AB - ObjectivesTo determine whether physiotherapist-led exercise intervention and US-guided subacromial CS injection is cost-effective when compared with standard advice and exercise leaflet and unguided injection in patients with subacromial pain (impingement) syndrome.MethodsAn incremental cost–utility analysis using patient responses to the five-level EuroQoL-5D (EQ-5D-5L) questionnaire was undertaken from a healthcare perspective alongside a 2 × 2 factorial randomized trial with 256 participants over a 12-month follow-up period. Uncertainty was explored through the use of cost-effectiveness acceptability curves.ResultsThe cost–utility analysis indicated that physiotherapist-led exercise was associated with an incremental cost of £155.99 (95% CI 69.02, 241.93) and 0.031 (95% CI −0.01, 0.07) additional quality-adjusted life-years (QALYs), an incremental cost-effectiveness ratio (ICER) of £5031 per QALY gained and an 85% chance of being cost-effective at a threshold of £20 000 per QALY gained compared with the advice and exercise leaflet. US-guided injection was associated with an incremental cost of £15.89 (95% CI −59.36, 109.86) and 0.024 (95% CI −0.02, 0.07) additional QALYs, an ICER of £662 per QALY gained and a 83% chance of being cost-effective at a threshold of £20 000 per QALY gained compared with unguided injection.ConclusionPhysiotherapist-led exercise was cost-effective compared with the advice and exercise leaflet, and US-guided injection was cost-effective when compared with unguided injection.Clinical trial registrationISRCTN, http://www.isrctn.com, ISRCTN42399123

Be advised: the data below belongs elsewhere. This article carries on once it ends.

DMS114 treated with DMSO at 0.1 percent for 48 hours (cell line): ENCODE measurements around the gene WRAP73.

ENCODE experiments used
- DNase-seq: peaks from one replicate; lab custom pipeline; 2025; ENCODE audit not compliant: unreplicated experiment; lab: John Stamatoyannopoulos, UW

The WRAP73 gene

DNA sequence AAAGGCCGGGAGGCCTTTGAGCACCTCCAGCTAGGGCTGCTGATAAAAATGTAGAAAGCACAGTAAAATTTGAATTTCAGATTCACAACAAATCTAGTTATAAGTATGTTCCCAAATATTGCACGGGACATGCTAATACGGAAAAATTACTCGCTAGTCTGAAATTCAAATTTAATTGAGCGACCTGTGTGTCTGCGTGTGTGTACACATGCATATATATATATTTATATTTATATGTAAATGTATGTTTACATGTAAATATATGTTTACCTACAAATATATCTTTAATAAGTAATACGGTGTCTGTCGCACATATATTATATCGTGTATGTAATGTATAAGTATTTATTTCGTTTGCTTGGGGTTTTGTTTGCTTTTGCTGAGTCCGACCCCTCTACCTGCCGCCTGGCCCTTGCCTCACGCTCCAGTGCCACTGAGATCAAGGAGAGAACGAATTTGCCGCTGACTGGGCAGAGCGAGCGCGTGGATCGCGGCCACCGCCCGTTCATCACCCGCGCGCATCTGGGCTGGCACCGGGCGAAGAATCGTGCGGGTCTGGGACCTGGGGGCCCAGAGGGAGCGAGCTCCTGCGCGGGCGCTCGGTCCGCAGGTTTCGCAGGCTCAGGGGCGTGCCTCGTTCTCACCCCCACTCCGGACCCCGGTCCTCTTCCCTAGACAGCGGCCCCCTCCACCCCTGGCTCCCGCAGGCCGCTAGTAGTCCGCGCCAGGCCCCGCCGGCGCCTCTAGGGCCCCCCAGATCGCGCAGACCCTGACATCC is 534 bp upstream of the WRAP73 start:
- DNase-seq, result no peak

U2 - 10.1093/rheumatology/keaa903

DO - 10.1093/rheumatology/keaa903

M3 - Article

JO - Rheumatology

JF - Rheumatology

SN - 1462-0324

M1 - keaa903

ER -